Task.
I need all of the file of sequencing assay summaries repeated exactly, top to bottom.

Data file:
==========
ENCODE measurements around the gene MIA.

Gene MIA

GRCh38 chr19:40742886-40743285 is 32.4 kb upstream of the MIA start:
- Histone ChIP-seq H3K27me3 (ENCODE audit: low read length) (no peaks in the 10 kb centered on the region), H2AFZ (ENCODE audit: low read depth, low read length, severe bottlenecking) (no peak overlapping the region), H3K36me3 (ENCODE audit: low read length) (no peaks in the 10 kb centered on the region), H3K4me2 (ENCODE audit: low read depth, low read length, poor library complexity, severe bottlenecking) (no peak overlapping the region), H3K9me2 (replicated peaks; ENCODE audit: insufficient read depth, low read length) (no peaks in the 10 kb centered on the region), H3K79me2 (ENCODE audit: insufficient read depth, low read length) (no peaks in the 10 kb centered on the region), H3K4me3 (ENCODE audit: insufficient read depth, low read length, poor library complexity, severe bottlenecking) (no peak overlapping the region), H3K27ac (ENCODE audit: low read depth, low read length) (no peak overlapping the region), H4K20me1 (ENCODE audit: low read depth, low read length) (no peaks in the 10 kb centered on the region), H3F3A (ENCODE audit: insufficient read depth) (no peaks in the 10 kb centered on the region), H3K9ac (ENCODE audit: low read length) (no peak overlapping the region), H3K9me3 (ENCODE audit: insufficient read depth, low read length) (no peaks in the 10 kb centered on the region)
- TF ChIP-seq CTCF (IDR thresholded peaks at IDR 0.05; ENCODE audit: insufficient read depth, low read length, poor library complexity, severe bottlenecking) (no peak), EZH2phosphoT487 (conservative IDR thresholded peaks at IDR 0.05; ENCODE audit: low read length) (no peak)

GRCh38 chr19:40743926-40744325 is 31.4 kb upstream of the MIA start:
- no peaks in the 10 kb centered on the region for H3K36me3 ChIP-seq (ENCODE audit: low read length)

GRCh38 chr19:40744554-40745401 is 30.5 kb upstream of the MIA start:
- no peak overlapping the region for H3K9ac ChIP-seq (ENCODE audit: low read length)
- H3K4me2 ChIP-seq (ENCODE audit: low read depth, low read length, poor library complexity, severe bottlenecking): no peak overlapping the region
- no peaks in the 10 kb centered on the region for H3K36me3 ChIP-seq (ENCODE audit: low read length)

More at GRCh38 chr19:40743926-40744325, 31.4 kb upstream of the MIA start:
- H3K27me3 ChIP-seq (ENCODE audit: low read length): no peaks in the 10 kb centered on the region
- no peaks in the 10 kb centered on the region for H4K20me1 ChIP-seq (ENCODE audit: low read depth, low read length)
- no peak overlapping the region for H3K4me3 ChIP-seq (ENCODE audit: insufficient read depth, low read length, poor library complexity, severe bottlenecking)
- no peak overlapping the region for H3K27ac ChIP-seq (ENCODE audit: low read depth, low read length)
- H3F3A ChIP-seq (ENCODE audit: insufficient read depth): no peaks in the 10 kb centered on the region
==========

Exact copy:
ENCODE measurements around the gene MIA.

Gene MIA

GRCh38 chr19:40742886-40743285 is 32.4 kb upstream of the MIA start:
- Histone ChIP-seq H3K27me3 (ENCODE audit: low read length) (no peaks in the 10 kb centered on the region), H2AFZ (ENCODE audit: low read depth, low read length, severe bottlenecking) (no peak overlapping the region), H3K36me3 (ENCODE audit: low read length) (no peaks in the 10 kb centered on the region), H3K4me2 (ENCODE audit: low read depth, low read length, poor library complexity, severe bottlenecking) (no peak overlapping the region), H3K9me2 (replicated peaks; ENCODE audit: insufficient read depth, low read length) (no peaks in the 10 kb centered on the region), H3K79me2 (ENCODE audit: insufficient read depth, low read length) (no peaks in the 10 kb centered on the region), H3K4me3 (ENCODE audit: insufficient read depth, low read length, poor library complexity, severe bottlenecking) (no peak overlapping the region), H3K27ac (ENCODE audit: low read depth, low read length) (no peak overlapping the region), H4K20me1 (ENCODE audit: low read depth, low read length) (no peaks in the 10 kb centered on the region), H3F3A (ENCODE audit: insufficient read depth) (no peaks in the 10 kb centered on the region), H3K9ac (ENCODE audit: low read length) (no peak overlapping the region), H3K9me3 (ENCODE audit: insufficient read depth, low read length) (no peaks in the 10 kb centered on the region)
- TF ChIP-seq CTCF (IDR thresholded peaks at IDR 0.05; ENCODE audit: insufficient read depth, low read length, poor library complexity, severe bottlenecking) (no peak), EZH2phosphoT487 (conservative IDR thresholded peaks at IDR 0.05; ENCODE audit: low read length) (no peak)

GRCh38 chr19:40743926-40744325 is 31.4 kb upstream of the MIA start:
- no peaks in the 10 kb centered on the region for H3K36me3 ChIP-seq (ENCODE audit: low read length)

GRCh38 chr19:40744554-40745401 is 30.5 kb upstream of the MIA start:
- no peak overlapping the region for H3K9ac ChIP-seq (ENCODE audit: low read length)
- H3K4me2 ChIP-seq (ENCODE audit: low read depth, low read length, poor library complexity, severe bottlenecking): no peak overlapping the region
- no peaks in the 10 kb centered on the region for H3K36me3 ChIP-seq (ENCODE audit: low read length)

More at GRCh38 chr19:40743926-40744325, 31.4 kb upstream of the MIA start:
- H3K27me3 ChIP-seq (ENCODE audit: low read length): no peaks in the 10 kb centered on the region
- no peaks in the 10 kb centered on the region for H4K20me1 ChIP-seq (ENCODE audit: low read depth, low read length)
- no peak overlapping the region for H3K4me3 ChIP-seq (ENCODE audit: insufficient read depth, low read length, poor library complexity, severe bottlenecking)
- no peak overlapping the region for H3K27ac ChIP-seq (ENCODE audit: low read depth, low read length)
- H3F3A ChIP-seq (ENCODE audit: insufficient read depth): no peaks in the 10 kb centered on the region